BI leaders need to change meetings

Bainbridge Island City Council, the school board and the parks commission could all make their meetings a little friendlier for the public with some simple changes.

Most government agencies have executive sessions at the end of meetings. So why doesn’t the BI council?

Executive sessions can be called when the government body is discussing things like real estate, personnel and other issues that do not have to take place in public, according to the state Public Meetings Act.

On BI, government bodies like the school board and parks district have their executive sessions at the end of meetings. That works best for the public because it can attend the meeting, find out about public information and then go home.

With the City Council, however, executive sessions take place prior to the regular meeting. That is a problem because visitors have to wait sometimes for an hour or so before the public meeting even starts. The city might say it’s only going to be in executive session for 2o minutes but then often extends it a time or two.

That makes the council meetings frustrating, especially when they go on for hours, although they have become shorter since Blair King became city manager. It’s inconvenient for the public to keep having to check back over and over to see when the executive session is over. And it means the regular meetings can last late into the night when the public might want to do other things.

Government needs to do whatever it can to make it as convenient as possible for people to participate in the public process. When it doesn’t, it leads to mistrust.

The council needs to move its executive sessions to after the regular meeting.

In a related matter, taking public comments should also be made as easy as possible. The parks district does it best, allowing public comment often while issues are being discussed. Sometimes board members will even respond, which is important to clear up any issues. The City Council does have public comments at the beginning and also during the meeting at public hearings. But it doesn’t try to clear up any misconceptions.

But the school board is the one with issues here, requiring that people register to talk during the public comment period by 4 p.m. the day of the meeting.

While that might make it easier for the board, it’s not for the public. If the public wants to talk, let it talk. It pays for everything government does through taxes. If someone comes to a meeting or attends online let them speak. It can’t be a free for all. There needs to be time limits and certain times to talk to be organized. But the public deserves to weigh in on all things government.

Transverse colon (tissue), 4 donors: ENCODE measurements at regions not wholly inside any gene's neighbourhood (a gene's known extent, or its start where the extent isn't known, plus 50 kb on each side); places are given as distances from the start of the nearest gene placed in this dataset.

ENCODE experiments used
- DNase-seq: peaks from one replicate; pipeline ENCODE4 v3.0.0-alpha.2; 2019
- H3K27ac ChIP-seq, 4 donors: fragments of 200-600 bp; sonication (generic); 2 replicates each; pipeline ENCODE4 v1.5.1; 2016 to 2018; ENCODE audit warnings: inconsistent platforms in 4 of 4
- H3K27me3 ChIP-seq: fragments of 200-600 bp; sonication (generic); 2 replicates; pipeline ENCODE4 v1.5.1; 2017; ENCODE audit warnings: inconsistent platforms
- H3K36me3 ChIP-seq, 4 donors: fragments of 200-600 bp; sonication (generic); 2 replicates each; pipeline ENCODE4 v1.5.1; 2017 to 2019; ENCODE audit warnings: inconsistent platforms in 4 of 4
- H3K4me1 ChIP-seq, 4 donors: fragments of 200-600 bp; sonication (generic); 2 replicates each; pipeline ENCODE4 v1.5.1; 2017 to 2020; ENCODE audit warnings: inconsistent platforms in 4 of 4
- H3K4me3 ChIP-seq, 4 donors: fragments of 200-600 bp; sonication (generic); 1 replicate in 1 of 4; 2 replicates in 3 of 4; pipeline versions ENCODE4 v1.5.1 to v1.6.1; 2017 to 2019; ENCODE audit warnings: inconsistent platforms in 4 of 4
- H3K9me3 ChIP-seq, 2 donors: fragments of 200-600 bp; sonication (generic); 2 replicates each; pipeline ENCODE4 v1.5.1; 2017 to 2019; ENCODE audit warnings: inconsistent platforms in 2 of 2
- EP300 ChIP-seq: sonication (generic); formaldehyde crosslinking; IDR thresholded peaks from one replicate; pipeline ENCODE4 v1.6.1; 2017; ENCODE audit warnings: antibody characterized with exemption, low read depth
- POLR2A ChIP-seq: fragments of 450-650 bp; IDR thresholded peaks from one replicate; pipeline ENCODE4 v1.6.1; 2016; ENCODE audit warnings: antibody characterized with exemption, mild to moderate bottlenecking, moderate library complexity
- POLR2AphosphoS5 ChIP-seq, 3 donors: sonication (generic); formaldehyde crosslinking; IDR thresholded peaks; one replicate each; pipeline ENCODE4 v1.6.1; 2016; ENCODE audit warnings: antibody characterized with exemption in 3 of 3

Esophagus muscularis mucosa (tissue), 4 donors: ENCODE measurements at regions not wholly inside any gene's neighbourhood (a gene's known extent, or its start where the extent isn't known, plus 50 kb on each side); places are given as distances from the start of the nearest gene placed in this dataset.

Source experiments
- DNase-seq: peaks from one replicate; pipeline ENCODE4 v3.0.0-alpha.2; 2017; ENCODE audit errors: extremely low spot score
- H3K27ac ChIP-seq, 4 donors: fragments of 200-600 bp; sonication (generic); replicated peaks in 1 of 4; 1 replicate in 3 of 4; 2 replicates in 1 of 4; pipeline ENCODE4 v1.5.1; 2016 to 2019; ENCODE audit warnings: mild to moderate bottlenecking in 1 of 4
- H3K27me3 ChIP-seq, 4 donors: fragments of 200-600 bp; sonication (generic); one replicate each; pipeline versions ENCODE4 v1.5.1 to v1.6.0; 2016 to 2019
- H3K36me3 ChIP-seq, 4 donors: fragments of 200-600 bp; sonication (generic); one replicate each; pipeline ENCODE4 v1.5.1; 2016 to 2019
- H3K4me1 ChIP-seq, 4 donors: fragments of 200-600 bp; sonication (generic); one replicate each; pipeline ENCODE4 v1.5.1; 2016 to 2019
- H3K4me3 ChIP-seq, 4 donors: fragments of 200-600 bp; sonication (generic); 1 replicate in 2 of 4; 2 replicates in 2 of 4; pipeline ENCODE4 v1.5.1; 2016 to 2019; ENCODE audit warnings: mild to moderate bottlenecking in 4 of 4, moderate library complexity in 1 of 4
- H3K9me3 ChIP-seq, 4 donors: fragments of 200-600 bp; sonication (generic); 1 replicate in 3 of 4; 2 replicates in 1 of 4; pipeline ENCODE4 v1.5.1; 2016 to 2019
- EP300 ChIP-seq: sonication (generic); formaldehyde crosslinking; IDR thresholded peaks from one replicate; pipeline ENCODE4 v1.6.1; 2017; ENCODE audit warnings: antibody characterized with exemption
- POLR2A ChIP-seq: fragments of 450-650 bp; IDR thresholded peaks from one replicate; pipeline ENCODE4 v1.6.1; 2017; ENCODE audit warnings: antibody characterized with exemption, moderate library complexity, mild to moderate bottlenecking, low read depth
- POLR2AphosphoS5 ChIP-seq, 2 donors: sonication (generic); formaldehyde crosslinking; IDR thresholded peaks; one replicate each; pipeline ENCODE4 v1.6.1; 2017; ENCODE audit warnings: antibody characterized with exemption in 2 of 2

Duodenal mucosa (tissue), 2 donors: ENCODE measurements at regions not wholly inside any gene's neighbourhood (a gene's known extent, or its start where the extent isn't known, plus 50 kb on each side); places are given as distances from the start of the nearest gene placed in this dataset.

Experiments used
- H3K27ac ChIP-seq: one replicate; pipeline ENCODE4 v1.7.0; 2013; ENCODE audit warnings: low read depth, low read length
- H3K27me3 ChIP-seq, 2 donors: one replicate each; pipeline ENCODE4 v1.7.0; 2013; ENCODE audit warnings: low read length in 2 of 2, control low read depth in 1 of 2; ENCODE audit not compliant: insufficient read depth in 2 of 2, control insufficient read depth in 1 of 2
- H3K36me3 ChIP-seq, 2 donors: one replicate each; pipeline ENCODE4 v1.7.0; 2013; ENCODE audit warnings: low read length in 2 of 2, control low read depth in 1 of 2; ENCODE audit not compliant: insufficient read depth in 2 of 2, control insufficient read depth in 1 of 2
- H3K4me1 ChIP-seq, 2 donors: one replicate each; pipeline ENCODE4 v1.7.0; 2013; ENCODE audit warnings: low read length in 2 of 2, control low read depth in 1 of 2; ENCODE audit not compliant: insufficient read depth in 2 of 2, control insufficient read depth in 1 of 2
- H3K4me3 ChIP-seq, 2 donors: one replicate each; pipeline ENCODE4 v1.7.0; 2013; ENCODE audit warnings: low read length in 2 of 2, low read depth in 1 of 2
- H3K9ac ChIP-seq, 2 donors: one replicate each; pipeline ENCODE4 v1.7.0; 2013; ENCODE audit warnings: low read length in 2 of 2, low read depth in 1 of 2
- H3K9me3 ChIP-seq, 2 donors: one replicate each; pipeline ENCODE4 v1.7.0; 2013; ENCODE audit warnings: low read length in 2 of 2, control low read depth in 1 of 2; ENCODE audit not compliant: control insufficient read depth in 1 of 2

The school board needs to change that practice, and the parks district, which is considering that process, needs to throw out that idea.

Finally, the public also deserves access to public documents. The City Council and school district do a good job of that. But the parks district also needs to have its documents available when it publishes its agenda. Without that information, the public does not have the detail it needs to be informed in its participation.

For example, the parks district did not have budget documents available at a recent meeting. There is nothing more basic to government than letting the public know about its spending.

The commission asked for public input but without the documents that was impossible. The audience was told that budget information would be available after the meeting on the parks website, but also was told that would be too late for the public to have input because the budget already would have been passed.

That is unacceptable. Parks needs to have that information available beforehand, just like the city and schools do.

Bainbridge Island is very interested in its government. Just look at our Letters to the Editor, and you’ll have proof of that. So local government needs to make sure it does all it can to work well with the public, or face the consequences during elections.

Bus to games

Bainbridge Island, and North Kitsap in general, are concerned about the environment. They both think out of the box and are willing to do almost anything to reduce greenhouse gas emissions. BI is even looking at buying electric tools for the city. North Kitsap in general is moving toward electric buses and ferries.

But one thing we haven’t heard anyone talking about relates to schools. The idea came to mind when thinking about all the people traveling on the roads in their individual cars going to district and state playoff games in football, volleyball, soccer, swimming, water polo, etc.

Wouldn’t it be great if all those vehicles could be taken off the road to not only cut back on gas emissions but also lessen gridlock, too? How could we make that happen?

Mass transit of course. It would take some work, of course, in planning, but it could be done.

It just seems like with all the efforts planned in the future in BI and North Kitsap this would be a way to make a difference now – especially if it caught on across the country. And isn’t that what locals are hoping for with many of their other planned projects, too?